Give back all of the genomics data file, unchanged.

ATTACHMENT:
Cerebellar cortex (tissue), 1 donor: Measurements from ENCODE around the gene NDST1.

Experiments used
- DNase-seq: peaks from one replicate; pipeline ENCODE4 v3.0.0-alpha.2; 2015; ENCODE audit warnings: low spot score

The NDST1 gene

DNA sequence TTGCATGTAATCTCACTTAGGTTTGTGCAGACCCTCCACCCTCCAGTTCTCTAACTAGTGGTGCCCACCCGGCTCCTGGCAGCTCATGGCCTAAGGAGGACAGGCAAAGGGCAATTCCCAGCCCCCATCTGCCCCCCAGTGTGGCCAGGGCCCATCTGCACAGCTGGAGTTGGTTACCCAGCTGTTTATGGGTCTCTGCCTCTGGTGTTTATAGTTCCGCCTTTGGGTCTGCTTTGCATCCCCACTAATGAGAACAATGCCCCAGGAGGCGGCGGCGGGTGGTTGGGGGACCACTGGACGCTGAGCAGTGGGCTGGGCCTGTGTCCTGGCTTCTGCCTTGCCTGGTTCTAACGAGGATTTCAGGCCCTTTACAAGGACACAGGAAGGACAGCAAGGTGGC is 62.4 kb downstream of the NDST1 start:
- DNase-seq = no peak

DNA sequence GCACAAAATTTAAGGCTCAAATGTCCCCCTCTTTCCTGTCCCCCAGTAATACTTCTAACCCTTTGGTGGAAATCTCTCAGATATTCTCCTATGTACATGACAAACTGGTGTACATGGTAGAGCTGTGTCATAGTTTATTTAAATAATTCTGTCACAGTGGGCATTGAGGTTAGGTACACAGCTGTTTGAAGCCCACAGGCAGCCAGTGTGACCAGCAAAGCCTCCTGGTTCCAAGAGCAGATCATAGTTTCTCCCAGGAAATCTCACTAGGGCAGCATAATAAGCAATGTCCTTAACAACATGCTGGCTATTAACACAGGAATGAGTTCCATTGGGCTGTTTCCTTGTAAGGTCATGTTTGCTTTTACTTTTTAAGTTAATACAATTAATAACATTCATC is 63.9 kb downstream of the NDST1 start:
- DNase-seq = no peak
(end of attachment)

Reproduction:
Cerebellar cortex (tissue), 1 donor: Measurements from ENCODE around the gene NDST1.

Experiments used
- DNase-seq: peaks from one replicate; pipeline ENCODE4 v3.0.0-alpha.2; 2015; ENCODE audit warnings: low spot score

The NDST1 gene

DNA sequence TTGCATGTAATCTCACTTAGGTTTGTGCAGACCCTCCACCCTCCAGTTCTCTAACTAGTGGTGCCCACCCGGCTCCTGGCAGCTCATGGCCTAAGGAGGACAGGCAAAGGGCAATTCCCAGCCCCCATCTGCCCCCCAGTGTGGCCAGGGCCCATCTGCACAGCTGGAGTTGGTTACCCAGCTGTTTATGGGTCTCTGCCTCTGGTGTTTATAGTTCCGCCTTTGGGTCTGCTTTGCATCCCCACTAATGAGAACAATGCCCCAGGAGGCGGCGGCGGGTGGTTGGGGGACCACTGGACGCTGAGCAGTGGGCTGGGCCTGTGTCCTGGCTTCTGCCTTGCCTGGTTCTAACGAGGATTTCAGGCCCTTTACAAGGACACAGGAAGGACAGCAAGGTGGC is 62.4 kb downstream of the NDST1 start:
- DNase-seq = no peak

DNA sequence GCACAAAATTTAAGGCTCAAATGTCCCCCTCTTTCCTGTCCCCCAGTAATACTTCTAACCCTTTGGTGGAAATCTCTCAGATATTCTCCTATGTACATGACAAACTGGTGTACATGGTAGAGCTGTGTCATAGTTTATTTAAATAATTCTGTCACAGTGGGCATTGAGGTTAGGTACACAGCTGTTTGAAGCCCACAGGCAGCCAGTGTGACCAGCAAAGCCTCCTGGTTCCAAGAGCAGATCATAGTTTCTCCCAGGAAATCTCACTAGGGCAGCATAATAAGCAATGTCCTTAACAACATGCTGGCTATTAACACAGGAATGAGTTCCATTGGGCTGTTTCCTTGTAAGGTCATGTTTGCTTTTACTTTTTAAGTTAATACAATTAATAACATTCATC is 63.9 kb downstream of the NDST1 start:
- DNase-seq = no peak